Tag Archives: homeless people



It doesn’t matter why we were in Fresno, CA at 9am on a Friday morning.

I was jacked up on coffee, it is true, and I hadn’t gotten enough sleep the night before, but the sun was shining and the temperature had dropped on that first day of autumn.

I’d exited Highway 99 to get breakfast at Taco Bell and use the internet. When it was time to get back on the 99, we could see the highway, but due to the one-way street we were on, we couldn’t get directly to it. The Man was working with Google Maps to get us to our destination, and I found myself driving through an industrial part of the city that looked sketchy to my no-longer-accustomed-to-an-urban-environment eyes.

Make a left, The Man told me.

Here? I screeched. I could see railroad tracks, but no street.

Here, The Man confirmed, and I turned. There was a street there, narrow and running next to the tracks.

It wasn’t a place where I’d expect to see people walking around, so I noticed the woman near what appeared to be a warehouse. There was rubbish piled all over, and while the woman was standing, she seemed somehow hesitant, as if she’d stumble if she took a step. I didn’t get the impression she was drunk, but imagined she’d recently awaken and emerged from a nest in the trash. Maybe she wasn’t fully awake and still unsteady on her feet.

I glanced at her and made assumptions about her in a second or two while I was driving, then put my eyes back on the road. When I looked at her again, I realized something else.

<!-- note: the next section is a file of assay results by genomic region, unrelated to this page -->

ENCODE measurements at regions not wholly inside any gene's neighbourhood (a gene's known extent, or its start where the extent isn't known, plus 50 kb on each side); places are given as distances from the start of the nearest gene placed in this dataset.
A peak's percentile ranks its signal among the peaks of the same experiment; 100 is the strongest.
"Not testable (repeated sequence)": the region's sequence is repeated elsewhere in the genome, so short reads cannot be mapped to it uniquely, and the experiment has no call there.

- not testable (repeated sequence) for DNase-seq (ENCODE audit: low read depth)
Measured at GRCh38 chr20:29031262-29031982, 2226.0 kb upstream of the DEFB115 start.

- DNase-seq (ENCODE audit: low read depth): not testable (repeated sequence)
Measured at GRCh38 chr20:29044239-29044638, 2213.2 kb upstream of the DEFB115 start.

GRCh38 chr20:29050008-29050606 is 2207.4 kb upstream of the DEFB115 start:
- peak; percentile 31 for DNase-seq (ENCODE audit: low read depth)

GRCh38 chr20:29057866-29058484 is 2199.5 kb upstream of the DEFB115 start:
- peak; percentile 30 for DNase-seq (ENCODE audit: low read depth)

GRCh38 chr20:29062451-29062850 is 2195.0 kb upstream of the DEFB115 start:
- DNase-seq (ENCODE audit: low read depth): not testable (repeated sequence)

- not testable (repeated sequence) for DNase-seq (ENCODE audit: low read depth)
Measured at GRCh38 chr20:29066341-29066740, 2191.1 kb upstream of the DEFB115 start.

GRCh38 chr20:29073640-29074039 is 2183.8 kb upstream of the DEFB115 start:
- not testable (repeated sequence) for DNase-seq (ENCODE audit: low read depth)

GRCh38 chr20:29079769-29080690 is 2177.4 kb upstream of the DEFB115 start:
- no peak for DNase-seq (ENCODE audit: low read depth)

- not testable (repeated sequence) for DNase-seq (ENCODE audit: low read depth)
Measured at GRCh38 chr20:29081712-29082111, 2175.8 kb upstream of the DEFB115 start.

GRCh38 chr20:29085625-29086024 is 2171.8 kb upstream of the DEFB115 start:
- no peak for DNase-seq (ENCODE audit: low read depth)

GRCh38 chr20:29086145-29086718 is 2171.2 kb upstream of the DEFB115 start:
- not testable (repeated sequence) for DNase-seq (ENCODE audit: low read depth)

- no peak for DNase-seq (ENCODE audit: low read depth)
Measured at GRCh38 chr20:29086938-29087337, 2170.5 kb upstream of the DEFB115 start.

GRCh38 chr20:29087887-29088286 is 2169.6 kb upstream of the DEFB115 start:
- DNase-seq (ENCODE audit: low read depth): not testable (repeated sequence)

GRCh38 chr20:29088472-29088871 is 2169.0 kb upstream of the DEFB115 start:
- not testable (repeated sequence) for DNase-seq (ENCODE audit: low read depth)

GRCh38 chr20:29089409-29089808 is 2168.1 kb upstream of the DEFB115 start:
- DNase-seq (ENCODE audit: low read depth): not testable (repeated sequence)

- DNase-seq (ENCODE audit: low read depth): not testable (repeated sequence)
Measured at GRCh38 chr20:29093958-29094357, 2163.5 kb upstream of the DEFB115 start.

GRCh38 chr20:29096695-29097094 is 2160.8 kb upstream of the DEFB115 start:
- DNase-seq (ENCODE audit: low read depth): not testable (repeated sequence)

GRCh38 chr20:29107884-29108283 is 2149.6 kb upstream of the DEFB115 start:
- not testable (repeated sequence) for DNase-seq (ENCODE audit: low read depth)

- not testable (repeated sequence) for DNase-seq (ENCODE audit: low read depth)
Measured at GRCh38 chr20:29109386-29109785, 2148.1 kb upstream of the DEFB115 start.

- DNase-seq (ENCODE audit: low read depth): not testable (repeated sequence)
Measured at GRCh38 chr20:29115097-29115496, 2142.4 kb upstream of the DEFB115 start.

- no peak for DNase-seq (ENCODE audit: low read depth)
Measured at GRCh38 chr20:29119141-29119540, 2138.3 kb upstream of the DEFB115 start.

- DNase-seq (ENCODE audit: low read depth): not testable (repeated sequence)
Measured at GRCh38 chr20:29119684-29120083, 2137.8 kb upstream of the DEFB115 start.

She was an African-American woman, thin, wearing a red ball cap and a long red shirt, but I’m pretty sure she wan’t wearing pants. I didn’t see any private parts or underpants, and maybe she was wearing short shorts under he long red shirt, but I don’t think she had on pants or a skirt or any sort of bottoms.

Some people would make a joke here about a woman who forgot to put her pants on, but I didn’t see anything funny, only felt profound sadness.

After telling her about the woman, Nolagirl said in a text, She probably has some mental illness which makes it hard to remember you need pants. That’s probably true.

It shouldn’t happen to anyone—mentally ill, living on the streets, sleeping in a pile of trash, no pants or the recollection that pants are a necessity—but it’s not a way of life we associate with the developing world, not here in the good ol’ US of A.

I know people are homeless, I’ve seen them, and I’ve been one of them, but even I can be shocked when confronted. No wonder so many folks who’ve never lived on the streets can pretend it’s not happening in their country and can believe those homeless people are different, a foreign other.

In seconds, we had passed the woman. The Man never even saw her. Out of my sight isn’t out of my mind, though. The woman haunts me. I wish I could have done something for her, but what?

What could one stranger passing through, a stranger in her on edge-living situation really do to help? I suppose I could have given her a couple of bucks or a pair of pants, but would either of those things have really helped her? My tiny offerings would not have changed her life. Still, I feel as if I should have done something.



Just a Homeless Person


I know tourists are just trying to be affable. I know they’re not trying to offend. But sometimes the things they say really chap my ass.